Pace Roiphe, this is exactly what’s happening. Oh, not the stupid Modern Library list she mentions (the only list she mentions, and considering the fact that it contains not only typos and mis-attributions but also L. Ron Hubbard’s Battlefield Earth, why would she want Updike to be on it?), but the far more practical manifestations that were never far from Updike’s crabbed Yankee soul: people don’t buy his books anymore, schools show no inclination to study them, and more and more of them are fading out of print where they all belong. They deserve this oblivion – they’ve always deserved it – not only because they’re all boring but because they were written to be boring, by an author who never took the trouble not to be bored himself. They’re patrician in the very worst sense of that much-abused word: they were just there, whether anybody liked it or not.
Even Roiphe seems to sense this deadly lack of center for any kind of Updike appreciation, so she goes out of her way (or maybe not? Again, thematic clarity isn’t exactly one of her strong points) to bring up something edgy, something that might qualify as interesting: Updike’s misogyny. She allows that he treated his female characters shabbily, as many a critic pointed out over the years, but even here, she’s unwilling to face the possibility that this could be a serious criticism. Instead, she sits a little higher on her high horse:
The writer’s obligation, surely, is to write a charismatic, interesting, illuminating novel about, really, anyone. But this idea that Updike has the responsibilities of a senator, or school principal, or pastor toward his fictional universe, an obligation for fairness and justice to all of his characters, for a clear-sighted, unwavering morality that extends over his New England and Pennsylvania towns, and even in a surprising number of critical briefs against him, for well rounded theological positions, perversely endures.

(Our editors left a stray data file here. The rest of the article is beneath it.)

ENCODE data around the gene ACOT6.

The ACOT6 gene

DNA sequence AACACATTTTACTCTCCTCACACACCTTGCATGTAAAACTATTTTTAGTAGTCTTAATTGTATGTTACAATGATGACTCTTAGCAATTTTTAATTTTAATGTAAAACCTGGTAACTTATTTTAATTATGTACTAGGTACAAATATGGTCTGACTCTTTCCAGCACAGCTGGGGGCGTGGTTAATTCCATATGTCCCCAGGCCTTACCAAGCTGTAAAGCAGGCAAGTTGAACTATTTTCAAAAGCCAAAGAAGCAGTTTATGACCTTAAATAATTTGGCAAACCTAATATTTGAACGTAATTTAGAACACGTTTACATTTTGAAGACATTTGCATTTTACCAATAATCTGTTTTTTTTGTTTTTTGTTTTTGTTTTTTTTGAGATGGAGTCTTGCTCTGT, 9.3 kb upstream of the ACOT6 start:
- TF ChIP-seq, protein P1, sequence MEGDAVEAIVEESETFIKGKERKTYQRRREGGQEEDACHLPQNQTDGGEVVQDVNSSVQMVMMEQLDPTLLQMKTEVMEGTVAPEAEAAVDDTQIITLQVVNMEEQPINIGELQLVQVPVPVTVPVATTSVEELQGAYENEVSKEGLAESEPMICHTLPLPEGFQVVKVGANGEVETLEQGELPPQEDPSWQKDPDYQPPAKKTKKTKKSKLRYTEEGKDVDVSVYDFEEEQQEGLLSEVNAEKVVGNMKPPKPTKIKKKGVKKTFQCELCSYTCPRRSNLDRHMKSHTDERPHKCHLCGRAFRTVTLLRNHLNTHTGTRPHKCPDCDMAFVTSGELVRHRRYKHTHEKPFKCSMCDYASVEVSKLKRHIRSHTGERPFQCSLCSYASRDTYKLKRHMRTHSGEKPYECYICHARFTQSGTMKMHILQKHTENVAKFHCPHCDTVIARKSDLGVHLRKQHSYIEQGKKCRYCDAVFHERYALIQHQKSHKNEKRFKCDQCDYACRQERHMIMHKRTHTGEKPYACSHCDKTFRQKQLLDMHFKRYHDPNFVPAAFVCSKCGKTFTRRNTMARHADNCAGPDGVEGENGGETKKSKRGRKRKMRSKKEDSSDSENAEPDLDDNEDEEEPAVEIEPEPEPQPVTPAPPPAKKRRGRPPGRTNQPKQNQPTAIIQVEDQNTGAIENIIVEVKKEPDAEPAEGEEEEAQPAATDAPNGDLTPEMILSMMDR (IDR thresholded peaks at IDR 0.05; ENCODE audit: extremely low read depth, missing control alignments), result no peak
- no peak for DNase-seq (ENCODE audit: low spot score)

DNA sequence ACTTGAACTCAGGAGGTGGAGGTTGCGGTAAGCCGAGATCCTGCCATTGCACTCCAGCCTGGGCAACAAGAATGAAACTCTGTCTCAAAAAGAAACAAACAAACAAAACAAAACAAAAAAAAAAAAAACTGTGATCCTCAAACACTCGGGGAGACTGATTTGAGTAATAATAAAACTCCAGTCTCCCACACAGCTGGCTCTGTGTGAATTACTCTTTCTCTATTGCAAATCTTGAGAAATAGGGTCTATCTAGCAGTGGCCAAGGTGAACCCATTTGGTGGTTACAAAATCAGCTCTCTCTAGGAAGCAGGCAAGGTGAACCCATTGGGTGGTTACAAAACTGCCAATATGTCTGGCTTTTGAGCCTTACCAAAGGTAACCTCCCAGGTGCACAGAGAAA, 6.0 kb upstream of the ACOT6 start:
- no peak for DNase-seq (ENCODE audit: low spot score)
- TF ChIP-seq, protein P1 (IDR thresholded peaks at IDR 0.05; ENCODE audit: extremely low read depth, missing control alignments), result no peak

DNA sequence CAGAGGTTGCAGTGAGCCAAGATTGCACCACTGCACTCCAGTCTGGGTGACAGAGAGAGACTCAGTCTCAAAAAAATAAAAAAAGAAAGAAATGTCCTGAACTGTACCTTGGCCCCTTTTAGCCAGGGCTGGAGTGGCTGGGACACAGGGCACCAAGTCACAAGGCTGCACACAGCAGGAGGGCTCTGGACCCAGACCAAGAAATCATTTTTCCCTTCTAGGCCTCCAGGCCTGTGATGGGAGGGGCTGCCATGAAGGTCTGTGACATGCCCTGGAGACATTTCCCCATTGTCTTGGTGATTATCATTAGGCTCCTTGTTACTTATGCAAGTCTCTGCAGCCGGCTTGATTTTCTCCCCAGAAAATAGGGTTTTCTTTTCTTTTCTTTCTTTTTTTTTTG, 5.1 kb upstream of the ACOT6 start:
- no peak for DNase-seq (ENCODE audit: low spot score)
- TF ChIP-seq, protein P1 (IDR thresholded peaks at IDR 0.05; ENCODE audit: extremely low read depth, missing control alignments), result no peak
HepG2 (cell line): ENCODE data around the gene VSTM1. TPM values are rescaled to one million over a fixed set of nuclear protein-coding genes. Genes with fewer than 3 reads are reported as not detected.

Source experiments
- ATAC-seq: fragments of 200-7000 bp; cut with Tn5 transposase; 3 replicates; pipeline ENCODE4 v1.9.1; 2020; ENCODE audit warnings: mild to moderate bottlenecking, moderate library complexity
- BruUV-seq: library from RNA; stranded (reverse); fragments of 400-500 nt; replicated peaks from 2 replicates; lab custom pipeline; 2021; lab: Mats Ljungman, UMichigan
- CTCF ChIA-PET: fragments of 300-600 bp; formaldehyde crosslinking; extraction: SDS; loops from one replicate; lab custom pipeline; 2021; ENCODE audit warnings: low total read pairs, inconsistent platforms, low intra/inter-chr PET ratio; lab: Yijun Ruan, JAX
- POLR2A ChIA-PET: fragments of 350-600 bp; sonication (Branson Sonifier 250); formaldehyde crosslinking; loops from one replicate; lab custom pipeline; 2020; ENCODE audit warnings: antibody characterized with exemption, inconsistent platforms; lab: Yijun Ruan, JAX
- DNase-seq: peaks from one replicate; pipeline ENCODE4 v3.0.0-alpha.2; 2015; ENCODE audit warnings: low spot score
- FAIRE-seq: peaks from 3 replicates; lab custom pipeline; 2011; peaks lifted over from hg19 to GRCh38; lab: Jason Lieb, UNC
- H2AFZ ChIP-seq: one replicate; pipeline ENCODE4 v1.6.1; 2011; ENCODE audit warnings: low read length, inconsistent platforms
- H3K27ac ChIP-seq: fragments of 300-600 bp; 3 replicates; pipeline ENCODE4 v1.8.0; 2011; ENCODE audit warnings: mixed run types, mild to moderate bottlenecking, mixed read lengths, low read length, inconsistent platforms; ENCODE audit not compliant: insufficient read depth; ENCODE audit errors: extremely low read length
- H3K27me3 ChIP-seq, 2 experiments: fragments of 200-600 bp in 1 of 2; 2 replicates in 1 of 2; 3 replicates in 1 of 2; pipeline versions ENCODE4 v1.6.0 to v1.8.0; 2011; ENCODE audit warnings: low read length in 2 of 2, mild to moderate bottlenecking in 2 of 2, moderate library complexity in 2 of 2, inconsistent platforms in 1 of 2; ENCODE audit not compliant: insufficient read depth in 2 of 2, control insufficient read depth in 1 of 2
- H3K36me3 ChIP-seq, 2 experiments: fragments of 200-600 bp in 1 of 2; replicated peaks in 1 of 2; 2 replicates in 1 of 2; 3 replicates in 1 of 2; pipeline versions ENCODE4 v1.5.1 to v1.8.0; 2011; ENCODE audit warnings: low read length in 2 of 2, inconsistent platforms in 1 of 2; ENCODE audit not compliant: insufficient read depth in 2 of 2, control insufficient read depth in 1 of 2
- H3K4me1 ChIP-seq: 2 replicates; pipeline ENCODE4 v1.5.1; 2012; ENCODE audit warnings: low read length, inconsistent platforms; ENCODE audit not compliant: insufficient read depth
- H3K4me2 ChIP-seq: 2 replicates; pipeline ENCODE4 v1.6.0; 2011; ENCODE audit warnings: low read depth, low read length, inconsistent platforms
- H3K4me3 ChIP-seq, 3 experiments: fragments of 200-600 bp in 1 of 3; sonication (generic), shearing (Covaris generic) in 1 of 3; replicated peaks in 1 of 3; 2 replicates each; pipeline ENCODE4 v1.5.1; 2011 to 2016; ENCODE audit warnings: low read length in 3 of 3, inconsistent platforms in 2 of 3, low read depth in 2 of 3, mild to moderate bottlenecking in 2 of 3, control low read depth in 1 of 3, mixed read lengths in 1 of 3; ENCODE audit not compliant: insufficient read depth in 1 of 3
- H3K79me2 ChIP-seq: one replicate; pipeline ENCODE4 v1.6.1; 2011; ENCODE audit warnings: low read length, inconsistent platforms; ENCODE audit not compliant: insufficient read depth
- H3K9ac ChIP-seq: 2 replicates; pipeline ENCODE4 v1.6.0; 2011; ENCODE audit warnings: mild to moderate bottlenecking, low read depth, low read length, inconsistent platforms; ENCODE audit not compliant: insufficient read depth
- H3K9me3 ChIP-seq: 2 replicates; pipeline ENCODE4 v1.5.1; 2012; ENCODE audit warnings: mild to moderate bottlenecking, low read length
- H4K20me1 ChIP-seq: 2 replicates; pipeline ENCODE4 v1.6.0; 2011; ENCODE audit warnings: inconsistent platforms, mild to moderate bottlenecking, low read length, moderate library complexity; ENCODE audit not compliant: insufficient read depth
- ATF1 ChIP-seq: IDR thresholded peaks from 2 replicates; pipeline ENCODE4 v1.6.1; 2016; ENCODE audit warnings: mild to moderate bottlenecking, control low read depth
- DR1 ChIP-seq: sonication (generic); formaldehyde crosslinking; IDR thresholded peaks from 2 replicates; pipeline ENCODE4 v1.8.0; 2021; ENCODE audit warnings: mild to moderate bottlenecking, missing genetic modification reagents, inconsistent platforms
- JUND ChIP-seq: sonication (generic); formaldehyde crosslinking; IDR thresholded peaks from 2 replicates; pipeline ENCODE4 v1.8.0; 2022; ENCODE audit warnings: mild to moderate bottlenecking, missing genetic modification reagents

Again, funny stuff – this time because the person who wrote that train-wreck of a long sentence-fragment at the end is cheering the beauty of somebody else’s prose. I admit, even after a few readings I can’t quite make out what that hysterical quote is trying to say, but if my best guess is correct, Roiphe is trying to warn us that a novelist isn’t under any obligation to be equally fair to all his characters. If that’s what she’s trying to say, she’s of course right – but Updike’s critics on this point weren’t taking him to task for not being a village pastor (???) but for failing to see that he was being misogynistic – in other words (mine, from anonymous reviews in 1971, ’74, and ’82), for dim-wittedly mimeographing his own personal prejudices onto the page without examining them at all, which is indeed a fundamental abandonment of what a novelist is supposed to do. Updike did this because he was a lazy and careless novelist, suffused with entitlement and trivia, dopey with lechery, full to his eyeballs with contempt for his audience. It doesn’t matter if he’s been dead three years or thirty years (or three paragraphs, since that’s how long it takes Roiphe to forget this stuff about misogyny and flutter on to how brave and stoical Updike was facing death): the important thing is that those critics who publicly regretted his fame even while he was still alive were entirely right to do so. It’ll be a very good (clear, 68 degree) day for American letters when, despite the semi-literate gushings of his few holdout fans, John Updike’s fame-rabbit is entirely at rest.